In the race to differentiate a Bluetooth speaker from the pack, many companies stuff in feature upon feature — and often lose sight of the most important thing a speaker can do: produce rich and full sound. With its $129 SoundLink Color, Bose focuses on the music, and the result is a small speaker that sounds great. Whether it's right for you depends on if you want to do anything besides listen to music.
The SoundLink Color is Bose's least-expensive Bluetooth speaker — the SoundLink Mini sells for $200, while the SoundLink III runs $300. Of the three, the Color is also the most portable, though that's not saying much. At 5.3 x 5 x 2.1 and 1.16 pounds, the Color is shorter and stouter than the SoundLink Mini (1.5 pounds, 7.1 x 2.3 x 2.0 inches), but neither is near as svelte as the $100 Jawbone Mini Jambox (9 ounces, 6.1 x 2.3 x 0.96 inches).
The Color comes in black, white, blue, red and mint. I tested a red model. Its hard, plastic shell feels sturdy enough to withstand everyday use, though it isn't rated to handle drops or water exposure.
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Controls and Features
Bucking a minimalist trend among many Bluetooth speakers, Bose took pains to make the SoundLink Color as easy to use as possible. The company placed the controls for every function across the top; there are separate buttons for power, Bluetooth pairing, switching to auxiliary input, playing and pausing music, and volume up and down.
These are the only features offered by the speaker. There's no app for additional options, nor is there a built-in speakerphone. This Bluetooth speaker is focused on music playback — plain and simple.
On the back, you'll find the micro-USB connector for charging the battery, and a 3.5-mm auxiliary input for wired music sources. Bose elected to close most of the back, which means the speaker sounds best when the front is facing you — unlike 360-degree speakers like the $200 UE Boom.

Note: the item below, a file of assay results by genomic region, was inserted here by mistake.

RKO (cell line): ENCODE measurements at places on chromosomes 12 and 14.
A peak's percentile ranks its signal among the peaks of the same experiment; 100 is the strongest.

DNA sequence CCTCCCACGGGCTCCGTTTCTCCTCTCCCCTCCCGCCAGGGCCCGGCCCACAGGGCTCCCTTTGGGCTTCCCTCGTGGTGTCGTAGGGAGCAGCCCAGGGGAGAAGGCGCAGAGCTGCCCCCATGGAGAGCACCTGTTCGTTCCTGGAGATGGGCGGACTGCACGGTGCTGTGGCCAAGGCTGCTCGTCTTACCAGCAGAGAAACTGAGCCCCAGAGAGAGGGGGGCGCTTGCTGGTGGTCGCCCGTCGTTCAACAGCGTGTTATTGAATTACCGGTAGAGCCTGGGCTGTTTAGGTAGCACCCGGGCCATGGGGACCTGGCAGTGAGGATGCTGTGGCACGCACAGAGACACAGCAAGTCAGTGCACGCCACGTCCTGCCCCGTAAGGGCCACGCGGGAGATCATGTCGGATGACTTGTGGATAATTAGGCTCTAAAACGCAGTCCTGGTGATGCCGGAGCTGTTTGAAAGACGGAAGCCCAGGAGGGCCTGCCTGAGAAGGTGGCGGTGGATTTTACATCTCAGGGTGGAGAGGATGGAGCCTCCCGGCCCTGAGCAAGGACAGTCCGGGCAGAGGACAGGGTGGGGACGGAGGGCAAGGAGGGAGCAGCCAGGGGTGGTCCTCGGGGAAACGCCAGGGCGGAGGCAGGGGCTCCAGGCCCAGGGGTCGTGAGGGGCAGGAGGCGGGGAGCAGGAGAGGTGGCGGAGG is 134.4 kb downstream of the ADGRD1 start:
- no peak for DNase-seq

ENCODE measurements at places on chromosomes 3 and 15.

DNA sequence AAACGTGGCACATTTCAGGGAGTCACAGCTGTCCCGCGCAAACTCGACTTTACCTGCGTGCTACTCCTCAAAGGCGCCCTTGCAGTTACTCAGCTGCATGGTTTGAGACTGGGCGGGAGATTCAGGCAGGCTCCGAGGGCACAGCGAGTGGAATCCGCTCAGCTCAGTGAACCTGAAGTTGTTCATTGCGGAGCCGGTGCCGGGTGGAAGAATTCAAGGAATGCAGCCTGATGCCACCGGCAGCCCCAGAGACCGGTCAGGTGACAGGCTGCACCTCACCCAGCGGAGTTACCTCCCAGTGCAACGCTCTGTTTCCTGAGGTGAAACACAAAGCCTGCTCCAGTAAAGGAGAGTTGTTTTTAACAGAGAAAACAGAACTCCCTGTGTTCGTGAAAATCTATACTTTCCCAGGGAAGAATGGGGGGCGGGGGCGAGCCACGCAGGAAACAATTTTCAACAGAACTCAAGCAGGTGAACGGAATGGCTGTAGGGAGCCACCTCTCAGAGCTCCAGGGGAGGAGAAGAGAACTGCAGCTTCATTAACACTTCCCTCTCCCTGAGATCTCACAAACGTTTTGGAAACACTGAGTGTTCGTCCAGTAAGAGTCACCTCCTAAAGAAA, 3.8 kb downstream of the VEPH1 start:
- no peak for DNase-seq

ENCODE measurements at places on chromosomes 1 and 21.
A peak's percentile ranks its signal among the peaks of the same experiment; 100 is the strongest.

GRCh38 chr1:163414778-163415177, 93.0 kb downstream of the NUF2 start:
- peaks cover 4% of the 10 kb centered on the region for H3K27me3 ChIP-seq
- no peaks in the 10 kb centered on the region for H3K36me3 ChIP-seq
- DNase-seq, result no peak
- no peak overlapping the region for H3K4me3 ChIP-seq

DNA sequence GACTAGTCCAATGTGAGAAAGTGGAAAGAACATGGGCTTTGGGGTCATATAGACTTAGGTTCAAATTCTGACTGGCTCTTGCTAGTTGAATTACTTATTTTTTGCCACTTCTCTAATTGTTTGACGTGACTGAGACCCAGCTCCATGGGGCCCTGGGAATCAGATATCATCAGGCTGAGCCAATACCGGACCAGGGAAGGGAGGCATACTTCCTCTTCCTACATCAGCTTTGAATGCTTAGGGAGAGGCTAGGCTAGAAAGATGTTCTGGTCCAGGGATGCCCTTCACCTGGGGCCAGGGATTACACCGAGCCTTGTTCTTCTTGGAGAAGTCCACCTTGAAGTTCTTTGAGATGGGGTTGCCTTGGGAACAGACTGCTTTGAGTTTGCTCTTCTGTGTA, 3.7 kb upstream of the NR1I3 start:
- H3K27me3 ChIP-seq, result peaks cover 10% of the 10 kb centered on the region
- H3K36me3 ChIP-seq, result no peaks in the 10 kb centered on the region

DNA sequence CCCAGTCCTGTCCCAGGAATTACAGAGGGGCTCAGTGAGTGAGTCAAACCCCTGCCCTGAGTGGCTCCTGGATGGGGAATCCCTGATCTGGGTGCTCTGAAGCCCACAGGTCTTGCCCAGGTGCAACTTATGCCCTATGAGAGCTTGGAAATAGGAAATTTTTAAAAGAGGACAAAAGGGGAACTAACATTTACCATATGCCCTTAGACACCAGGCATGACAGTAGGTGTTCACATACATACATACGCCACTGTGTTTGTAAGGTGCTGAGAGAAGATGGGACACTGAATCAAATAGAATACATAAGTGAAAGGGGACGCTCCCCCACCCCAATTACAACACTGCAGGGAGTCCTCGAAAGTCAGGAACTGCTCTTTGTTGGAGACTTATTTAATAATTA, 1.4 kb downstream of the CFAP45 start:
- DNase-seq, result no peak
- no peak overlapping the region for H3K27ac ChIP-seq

With a balanced combination of deep bass and crisp treble, the SoundLink Color easily outperforms other portable speakers in its price range.
On Mark Ronson's "Uptown Funk," the Bose shone on both the bass driving the song's rhythm and the treble tone in the bright horn accents. It produced far richer bass than the Mini Jambox, and handled the treble better than the $150 JBL Charge 2. Rihanna's vocals on "FourFiveSeconds" rose clearly above Paul McCartney's resonant acoustic guitar.
The saxophones on Charles Mingus' "Goodbye Pork Pie Hat" sounded full and warm, while his acoustic bass stood out more in the mix than on the Mini Jambox.
The speaker's main audio flaw is a result of the device's narrow body. It creates little left-right stereo separation, which negated the swirling guitars on Led Zeppelin's "What Is and What Should Never Be."
The SoundLink Color pumps out music at an impressive volume. I measured more than 90 decibels, with very little distortion. That's much louder than the Mini Jambox's 80 dB and on a par with more expensive models like the $300 UE Megaboom.
Bose claims the SoundLink Color can get 8 hours of playback on a full charge, and I was able to listen for more than that. After 9 hours, the battery indicator still glowed amber; it would turn red before it ran out of juice.
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However, 8 hours is less than the battery lives of other Bluetooth speakers in this size and price range. The Mini Jambox is rated for 10 hours, while the UE Boom claims 15 hours. For $50 more, you can get the Fugoo Style, which features 40 hours of playback on a charge.
The SoundLink Color paired easily with iOS and Android devices. To put it into pairing mode, you hold down the Bluetooth button until you hear the speaker say, "Ready to pair." Select Bose Color SoundLink from the list of devices on your Bluetooth Settings screen, and the speaker will tell you when it is connected.
You can't adjust the sound through the speaker. You can connect to two devices at once for easy switching, but only one device can play through the speaker at a time.
Bose says the SoundLink Color has the standard 30-foot wireless range, and I found that to be accurate.
If sound quality matters more to you than portability and you want to pay less than $150, the Bose SoundLink Color is a great choice. With the best bass and overall sound quality in its class, this speaker will make your tunes sound their best. But beyond sound quality, you won't find much in the SoundLink Color — no ruggedness, no speakerphone and limited battery. If those features are important to you, consider the Mini Jambox or the more expensive Fugoo Style.
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